‘Good Morning America’ takes Times Square studio to new level
Subscribe to NewscastStudio's newsletter for the latest in broadcast design and engineering delivered to your inbox.
“We wanted to be able to ‘own’ Times Square.”
That’s how designer Seth Easter describes the decision to drastically expand the footprint of “Good Morning America” to the second floor of its large, multi-level complex in the heart of Times Square.
Not only does the second floor give sweeping views of one of the busiest and most vibrant intersections in the world, it ties together the show’s existing relatable and warm look and feel.
“With moving upstairs, we wanted to make sure it felt like we were in the same environment; an extension of the first floor studio,” explained Easter.
To do this, Easter carried through the warm wood tones and textures from the ground floor space, which was also recently updated, making the second floor renovation the apex, literally and figuratively, of a makeover of the show’s studios.
With the second floor completed, “Good Morning America” can now take full advantage of its sweeping views of Times Square from both indoors and outdoors, giving producers the ultimate level of flexibility for segments that include audience members.
“We wanted to take full advantage of the windows,” Easter said, noting that it’s a view that’s virtually unmatchable.
During the design, Easter took the opportunity to really consider how to give the audience a different level of comfort and interaction with the broadcast since the show already has access to a streetside audience outside the anchor desk on the first floor studio area.
“The tables and chairs were key for that,” explained Easter, referring to the cafe and bar-style seating that can be set up around the second floor space. That idea sprung from ABC’s presidential town hall — “we realized the audience doesn’t feel as exposed with something in front of them,” said Easter.
Not only does the sprawling space perched high above Times Square give “GMA” this new way to interact with audience members, it’s also packed with features and technology for ultimately flexibility.
A 12-foot high LED wall is situated in one corner of the studio, directly behind the raised platform that can be used for a variety of segments, whether it’s a traditional anchor desk setup, dancing demonstration or interview segment.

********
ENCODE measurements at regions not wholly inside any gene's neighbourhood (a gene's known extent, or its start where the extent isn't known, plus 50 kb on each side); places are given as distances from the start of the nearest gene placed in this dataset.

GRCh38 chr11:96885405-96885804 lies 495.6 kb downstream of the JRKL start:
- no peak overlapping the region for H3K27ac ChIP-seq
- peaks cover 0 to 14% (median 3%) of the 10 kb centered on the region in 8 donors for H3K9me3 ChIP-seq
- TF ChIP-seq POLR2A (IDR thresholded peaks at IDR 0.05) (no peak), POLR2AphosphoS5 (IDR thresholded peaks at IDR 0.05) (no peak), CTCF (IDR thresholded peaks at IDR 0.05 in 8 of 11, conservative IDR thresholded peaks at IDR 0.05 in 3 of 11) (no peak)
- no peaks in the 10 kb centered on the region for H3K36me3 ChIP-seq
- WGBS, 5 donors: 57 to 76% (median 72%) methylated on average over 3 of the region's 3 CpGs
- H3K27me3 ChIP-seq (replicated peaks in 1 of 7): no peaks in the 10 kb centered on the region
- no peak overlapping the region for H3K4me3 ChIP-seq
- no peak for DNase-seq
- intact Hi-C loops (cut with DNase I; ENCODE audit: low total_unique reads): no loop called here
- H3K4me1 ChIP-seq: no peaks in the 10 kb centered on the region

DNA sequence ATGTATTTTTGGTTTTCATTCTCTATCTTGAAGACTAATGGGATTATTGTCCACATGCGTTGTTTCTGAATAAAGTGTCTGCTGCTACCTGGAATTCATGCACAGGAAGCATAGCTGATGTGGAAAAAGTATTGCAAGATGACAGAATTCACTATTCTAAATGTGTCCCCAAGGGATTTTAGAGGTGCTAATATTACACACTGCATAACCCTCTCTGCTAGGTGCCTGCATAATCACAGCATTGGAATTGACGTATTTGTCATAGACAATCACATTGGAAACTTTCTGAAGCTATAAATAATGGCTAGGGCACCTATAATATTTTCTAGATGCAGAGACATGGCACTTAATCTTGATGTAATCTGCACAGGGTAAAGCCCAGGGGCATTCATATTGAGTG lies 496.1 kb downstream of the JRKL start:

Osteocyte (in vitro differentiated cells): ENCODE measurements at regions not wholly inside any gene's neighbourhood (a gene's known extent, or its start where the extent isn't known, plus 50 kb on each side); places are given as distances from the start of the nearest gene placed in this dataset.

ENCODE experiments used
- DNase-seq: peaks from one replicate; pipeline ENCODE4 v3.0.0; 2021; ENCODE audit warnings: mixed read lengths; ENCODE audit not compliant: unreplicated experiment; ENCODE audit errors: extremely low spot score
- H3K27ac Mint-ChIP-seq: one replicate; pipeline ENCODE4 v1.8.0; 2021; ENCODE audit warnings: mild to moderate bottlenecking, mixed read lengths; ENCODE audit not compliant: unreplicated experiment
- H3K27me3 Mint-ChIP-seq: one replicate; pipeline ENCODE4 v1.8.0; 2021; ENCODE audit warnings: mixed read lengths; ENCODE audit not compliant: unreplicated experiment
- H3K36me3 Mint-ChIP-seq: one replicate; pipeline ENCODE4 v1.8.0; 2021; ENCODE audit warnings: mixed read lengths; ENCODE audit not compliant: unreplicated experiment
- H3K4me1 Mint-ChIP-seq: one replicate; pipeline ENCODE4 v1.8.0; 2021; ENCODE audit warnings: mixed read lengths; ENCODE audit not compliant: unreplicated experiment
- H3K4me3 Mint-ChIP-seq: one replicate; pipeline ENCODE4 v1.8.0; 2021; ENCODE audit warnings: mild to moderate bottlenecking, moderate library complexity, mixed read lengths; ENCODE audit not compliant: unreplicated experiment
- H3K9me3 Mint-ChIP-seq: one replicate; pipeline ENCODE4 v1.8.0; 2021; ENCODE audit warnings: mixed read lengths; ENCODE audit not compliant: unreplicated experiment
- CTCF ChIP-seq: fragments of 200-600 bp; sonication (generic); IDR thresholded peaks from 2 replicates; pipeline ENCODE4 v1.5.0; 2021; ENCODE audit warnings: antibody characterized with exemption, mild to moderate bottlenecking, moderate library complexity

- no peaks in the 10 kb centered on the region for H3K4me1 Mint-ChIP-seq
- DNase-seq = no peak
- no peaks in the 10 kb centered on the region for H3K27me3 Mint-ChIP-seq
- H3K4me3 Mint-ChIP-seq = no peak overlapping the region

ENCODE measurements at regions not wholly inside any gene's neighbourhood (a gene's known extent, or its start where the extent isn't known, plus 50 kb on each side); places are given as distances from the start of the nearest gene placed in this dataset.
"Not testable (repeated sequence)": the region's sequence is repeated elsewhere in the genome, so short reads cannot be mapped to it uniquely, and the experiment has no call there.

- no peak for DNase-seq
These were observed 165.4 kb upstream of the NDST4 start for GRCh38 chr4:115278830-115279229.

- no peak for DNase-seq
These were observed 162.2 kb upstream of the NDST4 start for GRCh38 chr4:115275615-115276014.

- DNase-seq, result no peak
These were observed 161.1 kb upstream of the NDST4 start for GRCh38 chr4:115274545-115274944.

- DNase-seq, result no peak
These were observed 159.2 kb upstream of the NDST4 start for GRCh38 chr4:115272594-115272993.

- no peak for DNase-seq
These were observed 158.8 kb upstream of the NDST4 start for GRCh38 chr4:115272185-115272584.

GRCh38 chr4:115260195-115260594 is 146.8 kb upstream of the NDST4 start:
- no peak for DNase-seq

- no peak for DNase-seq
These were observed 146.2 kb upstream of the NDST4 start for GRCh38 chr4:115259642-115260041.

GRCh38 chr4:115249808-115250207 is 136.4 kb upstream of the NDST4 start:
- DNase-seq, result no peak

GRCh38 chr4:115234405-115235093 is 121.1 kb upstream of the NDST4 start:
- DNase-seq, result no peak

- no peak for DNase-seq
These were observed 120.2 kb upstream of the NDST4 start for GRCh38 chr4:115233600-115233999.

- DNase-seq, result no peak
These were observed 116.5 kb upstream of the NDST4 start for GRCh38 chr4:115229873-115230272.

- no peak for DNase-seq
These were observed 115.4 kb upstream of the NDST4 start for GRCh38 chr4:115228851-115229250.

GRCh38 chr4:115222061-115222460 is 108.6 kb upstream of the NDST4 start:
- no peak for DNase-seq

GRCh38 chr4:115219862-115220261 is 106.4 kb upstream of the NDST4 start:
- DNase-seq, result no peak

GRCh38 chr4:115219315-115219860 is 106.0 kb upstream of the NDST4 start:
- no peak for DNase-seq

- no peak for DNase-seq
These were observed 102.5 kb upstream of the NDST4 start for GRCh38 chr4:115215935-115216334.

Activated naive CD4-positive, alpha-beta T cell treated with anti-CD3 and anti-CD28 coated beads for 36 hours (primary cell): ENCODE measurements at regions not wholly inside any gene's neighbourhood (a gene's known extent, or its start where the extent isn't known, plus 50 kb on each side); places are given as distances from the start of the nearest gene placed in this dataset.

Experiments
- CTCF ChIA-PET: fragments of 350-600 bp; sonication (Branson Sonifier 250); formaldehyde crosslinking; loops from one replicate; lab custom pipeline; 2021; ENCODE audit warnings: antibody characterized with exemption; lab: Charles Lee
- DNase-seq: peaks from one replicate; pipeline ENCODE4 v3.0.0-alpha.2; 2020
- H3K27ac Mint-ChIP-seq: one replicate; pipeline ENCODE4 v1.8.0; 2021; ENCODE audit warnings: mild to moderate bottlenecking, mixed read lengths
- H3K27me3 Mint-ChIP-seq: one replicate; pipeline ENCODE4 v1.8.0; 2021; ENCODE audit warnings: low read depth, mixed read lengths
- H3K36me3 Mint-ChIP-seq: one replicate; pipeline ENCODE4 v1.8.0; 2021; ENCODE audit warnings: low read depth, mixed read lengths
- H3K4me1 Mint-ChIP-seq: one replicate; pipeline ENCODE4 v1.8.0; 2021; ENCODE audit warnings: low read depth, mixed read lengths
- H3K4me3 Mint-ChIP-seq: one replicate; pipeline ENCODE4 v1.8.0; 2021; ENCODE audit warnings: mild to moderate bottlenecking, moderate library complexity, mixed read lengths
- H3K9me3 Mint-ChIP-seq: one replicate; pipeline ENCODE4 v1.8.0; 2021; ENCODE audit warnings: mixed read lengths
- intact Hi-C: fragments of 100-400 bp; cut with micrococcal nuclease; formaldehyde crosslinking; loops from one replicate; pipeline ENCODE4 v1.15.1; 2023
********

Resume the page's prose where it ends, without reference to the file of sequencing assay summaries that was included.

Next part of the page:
“That’s the workhorse of the studio in terms of production space,” explained Easter.
The space also includes offshoot venues that will give the show even more flexibility as it settles into its larger digs. A smaller performance space equipped with additional video walls lets the show bring live feeds of Times Square — despite the fact the space faces an interior wall.
There’s also a standup area along one wall that can be used for Skype interviews and demonstration-style segments.
“The space is almost 360-degrees of scenery … and basically every part of the studio is lit,” said Easter. “Ultimately, we wanted to make the space as flexible as possible so it can grow the show.”
That flexibility may end up being showcased even more come November. Though he emphasized nothing has been finalized, Easter said he aimed to create a space that could also be used for election coverage (or any other special uses) should ABC go in that direction. The network has used the Times Square Studios for its election coverage in the past.
Equally important to ABC and Easter was creating a look and feel that connected with the downstairs studio space viewers were already used to.
Good Morning America
View more images of this project...
“We needed to create something inviting and something people would watch to watch … and not something to do something that’s completely unattainable,” said Easter, adding he gets emails from viewers looking to use the same wood tones in their own homes, a cue that the design succeeded in being comforting and relatable.
Much of the flexibility, meanwhile, came from a myriad of the latest in LED technology, including:
- Upstage center wall: 49 2.6 millimeter SMD LED panels
- Horizontal ticker: 87 3.99 millimeter SMD LED panels
- Window mullions: 13 4 millimeter SMD LED panels each measuring 32 pixels by 672 pixels
- North monitor: 12 5 millimeter SMD LED panels
- East wall: 30 millimeter SMD LED panels
Photos courtesy of Ida Mae Astute / ABC